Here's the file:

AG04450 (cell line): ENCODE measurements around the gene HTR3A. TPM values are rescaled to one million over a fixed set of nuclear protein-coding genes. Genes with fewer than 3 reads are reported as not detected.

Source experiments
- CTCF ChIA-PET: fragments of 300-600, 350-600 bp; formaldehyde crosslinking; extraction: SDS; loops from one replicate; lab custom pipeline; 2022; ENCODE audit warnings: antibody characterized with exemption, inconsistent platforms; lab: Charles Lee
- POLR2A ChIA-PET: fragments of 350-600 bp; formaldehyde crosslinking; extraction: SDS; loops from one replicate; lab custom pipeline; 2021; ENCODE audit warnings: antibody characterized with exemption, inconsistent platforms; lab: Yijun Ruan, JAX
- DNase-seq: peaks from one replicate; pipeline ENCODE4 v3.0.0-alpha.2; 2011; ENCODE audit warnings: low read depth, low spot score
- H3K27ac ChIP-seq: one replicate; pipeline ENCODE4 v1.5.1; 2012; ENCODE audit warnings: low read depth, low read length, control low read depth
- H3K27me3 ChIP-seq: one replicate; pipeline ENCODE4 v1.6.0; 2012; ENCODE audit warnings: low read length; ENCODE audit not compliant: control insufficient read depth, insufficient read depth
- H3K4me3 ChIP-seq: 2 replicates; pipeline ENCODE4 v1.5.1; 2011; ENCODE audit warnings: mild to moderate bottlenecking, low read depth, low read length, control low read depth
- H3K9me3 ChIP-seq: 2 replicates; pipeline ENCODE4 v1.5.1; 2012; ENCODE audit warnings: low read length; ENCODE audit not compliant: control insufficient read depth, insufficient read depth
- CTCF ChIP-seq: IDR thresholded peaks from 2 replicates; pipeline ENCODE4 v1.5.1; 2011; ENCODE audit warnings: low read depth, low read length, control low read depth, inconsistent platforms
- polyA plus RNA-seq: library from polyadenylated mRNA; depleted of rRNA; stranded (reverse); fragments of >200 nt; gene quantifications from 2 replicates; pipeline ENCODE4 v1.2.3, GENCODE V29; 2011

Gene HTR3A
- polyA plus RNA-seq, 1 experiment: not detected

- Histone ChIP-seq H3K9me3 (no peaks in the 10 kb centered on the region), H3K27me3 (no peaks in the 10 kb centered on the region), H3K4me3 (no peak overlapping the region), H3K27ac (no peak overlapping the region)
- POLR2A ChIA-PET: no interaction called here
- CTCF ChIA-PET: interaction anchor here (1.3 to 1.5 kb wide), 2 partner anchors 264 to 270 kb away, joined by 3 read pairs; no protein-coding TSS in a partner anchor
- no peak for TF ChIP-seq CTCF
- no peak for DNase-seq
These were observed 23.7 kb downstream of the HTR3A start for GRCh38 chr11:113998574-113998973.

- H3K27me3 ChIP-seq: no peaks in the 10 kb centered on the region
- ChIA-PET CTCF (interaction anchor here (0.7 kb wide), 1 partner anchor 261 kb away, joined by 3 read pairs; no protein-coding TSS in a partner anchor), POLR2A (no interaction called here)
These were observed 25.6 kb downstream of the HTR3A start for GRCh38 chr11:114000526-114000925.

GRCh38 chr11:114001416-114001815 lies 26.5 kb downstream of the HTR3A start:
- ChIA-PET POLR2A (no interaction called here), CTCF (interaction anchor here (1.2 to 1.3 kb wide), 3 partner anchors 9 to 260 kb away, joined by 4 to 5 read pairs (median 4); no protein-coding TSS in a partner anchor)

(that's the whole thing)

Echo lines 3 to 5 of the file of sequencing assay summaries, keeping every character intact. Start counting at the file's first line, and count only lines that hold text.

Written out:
- CTCF ChIA-PET: fragments of 300-600, 350-600 bp; formaldehyde crosslinking; extraction: SDS; loops from one replicate; lab custom pipeline; 2022; ENCODE audit warnings: antibody characterized with exemption, inconsistent platforms; lab: Charles Lee
- POLR2A ChIA-PET: fragments of 350-600 bp; formaldehyde crosslinking; extraction: SDS; loops from one replicate; lab custom pipeline; 2021; ENCODE audit warnings: antibody characterized with exemption, inconsistent platforms; lab: Yijun Ruan, JAX
- DNase-seq: peaks from one replicate; pipeline ENCODE4 v3.0.0-alpha.2; 2011; ENCODE audit warnings: low read depth, low spot score